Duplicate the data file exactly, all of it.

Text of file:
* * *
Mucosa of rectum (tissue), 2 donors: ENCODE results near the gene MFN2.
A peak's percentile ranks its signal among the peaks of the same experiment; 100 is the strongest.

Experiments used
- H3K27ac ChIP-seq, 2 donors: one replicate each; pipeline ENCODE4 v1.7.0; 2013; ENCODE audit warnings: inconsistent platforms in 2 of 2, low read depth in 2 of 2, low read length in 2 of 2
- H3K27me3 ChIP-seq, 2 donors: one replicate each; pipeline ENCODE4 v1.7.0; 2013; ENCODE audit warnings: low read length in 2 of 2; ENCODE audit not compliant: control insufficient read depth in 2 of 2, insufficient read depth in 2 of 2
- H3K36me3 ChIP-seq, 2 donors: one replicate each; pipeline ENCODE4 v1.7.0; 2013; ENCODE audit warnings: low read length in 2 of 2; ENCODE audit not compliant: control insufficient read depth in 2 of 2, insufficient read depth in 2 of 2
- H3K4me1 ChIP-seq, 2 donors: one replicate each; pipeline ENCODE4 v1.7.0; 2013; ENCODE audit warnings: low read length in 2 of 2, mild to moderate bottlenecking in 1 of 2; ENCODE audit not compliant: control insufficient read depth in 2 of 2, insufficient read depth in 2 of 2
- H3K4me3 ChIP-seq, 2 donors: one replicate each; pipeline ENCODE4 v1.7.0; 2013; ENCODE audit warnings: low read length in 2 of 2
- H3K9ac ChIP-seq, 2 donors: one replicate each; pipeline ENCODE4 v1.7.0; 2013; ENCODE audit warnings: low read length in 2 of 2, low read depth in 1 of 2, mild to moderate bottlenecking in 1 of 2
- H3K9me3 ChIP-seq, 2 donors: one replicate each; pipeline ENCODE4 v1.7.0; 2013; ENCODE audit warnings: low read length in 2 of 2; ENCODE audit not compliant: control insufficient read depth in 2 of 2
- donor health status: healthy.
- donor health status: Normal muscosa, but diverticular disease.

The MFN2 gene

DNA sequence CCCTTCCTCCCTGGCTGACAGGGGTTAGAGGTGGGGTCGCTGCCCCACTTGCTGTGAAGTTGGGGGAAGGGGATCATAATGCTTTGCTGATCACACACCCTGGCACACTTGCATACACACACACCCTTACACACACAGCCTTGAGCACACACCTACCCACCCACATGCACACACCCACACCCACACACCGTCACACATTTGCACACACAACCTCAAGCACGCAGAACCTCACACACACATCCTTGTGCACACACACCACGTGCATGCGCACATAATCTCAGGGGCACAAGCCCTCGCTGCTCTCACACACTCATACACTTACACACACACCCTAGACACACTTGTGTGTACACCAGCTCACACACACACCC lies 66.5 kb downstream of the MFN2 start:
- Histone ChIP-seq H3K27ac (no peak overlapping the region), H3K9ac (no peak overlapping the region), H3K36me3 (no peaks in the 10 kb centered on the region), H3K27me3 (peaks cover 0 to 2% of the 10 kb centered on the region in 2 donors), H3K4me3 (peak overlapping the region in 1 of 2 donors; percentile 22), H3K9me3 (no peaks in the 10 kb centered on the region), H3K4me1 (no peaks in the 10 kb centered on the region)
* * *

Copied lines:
Mucosa of rectum (tissue), 2 donors: ENCODE results near the gene MFN2.
A peak's percentile ranks its signal among the peaks of the same experiment; 100 is the strongest.

Experiments used
- H3K27ac ChIP-seq, 2 donors: one replicate each; pipeline ENCODE4 v1.7.0; 2013; ENCODE audit warnings: inconsistent platforms in 2 of 2, low read depth in 2 of 2, low read length in 2 of 2
- H3K27me3 ChIP-seq, 2 donors: one replicate each; pipeline ENCODE4 v1.7.0; 2013; ENCODE audit warnings: low read length in 2 of 2; ENCODE audit not compliant: control insufficient read depth in 2 of 2, insufficient read depth in 2 of 2
- H3K36me3 ChIP-seq, 2 donors: one replicate each; pipeline ENCODE4 v1.7.0; 2013; ENCODE audit warnings: low read length in 2 of 2; ENCODE audit not compliant: control insufficient read depth in 2 of 2, insufficient read depth in 2 of 2
- H3K4me1 ChIP-seq, 2 donors: one replicate each; pipeline ENCODE4 v1.7.0; 2013; ENCODE audit warnings: low read length in 2 of 2, mild to moderate bottlenecking in 1 of 2; ENCODE audit not compliant: control insufficient read depth in 2 of 2, insufficient read depth in 2 of 2
- H3K4me3 ChIP-seq, 2 donors: one replicate each; pipeline ENCODE4 v1.7.0; 2013; ENCODE audit warnings: low read length in 2 of 2
- H3K9ac ChIP-seq, 2 donors: one replicate each; pipeline ENCODE4 v1.7.0; 2013; ENCODE audit warnings: low read length in 2 of 2, low read depth in 1 of 2, mild to moderate bottlenecking in 1 of 2
- H3K9me3 ChIP-seq, 2 donors: one replicate each; pipeline ENCODE4 v1.7.0; 2013; ENCODE audit warnings: low read length in 2 of 2; ENCODE audit not compliant: control insufficient read depth in 2 of 2
- donor health status: healthy.
- donor health status: Normal muscosa, but diverticular disease.

The MFN2 gene

DNA sequence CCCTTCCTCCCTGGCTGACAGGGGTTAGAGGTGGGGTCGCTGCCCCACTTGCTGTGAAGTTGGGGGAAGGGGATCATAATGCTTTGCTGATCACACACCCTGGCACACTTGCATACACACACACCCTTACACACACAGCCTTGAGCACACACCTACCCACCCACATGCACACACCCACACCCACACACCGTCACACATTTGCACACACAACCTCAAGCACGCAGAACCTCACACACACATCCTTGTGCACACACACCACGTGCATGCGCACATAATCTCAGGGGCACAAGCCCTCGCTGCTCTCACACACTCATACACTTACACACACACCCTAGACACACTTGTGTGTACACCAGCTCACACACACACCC lies 66.5 kb downstream of the MFN2 start:
- Histone ChIP-seq H3K27ac (no peak overlapping the region), H3K9ac (no peak overlapping the region), H3K36me3 (no peaks in the 10 kb centered on the region), H3K27me3 (peaks cover 0 to 2% of the 10 kb centered on the region in 2 donors), H3K4me3 (peak overlapping the region in 1 of 2 donors; percentile 22), H3K9me3 (no peaks in the 10 kb centered on the region), H3K4me1 (no peaks in the 10 kb centered on the region)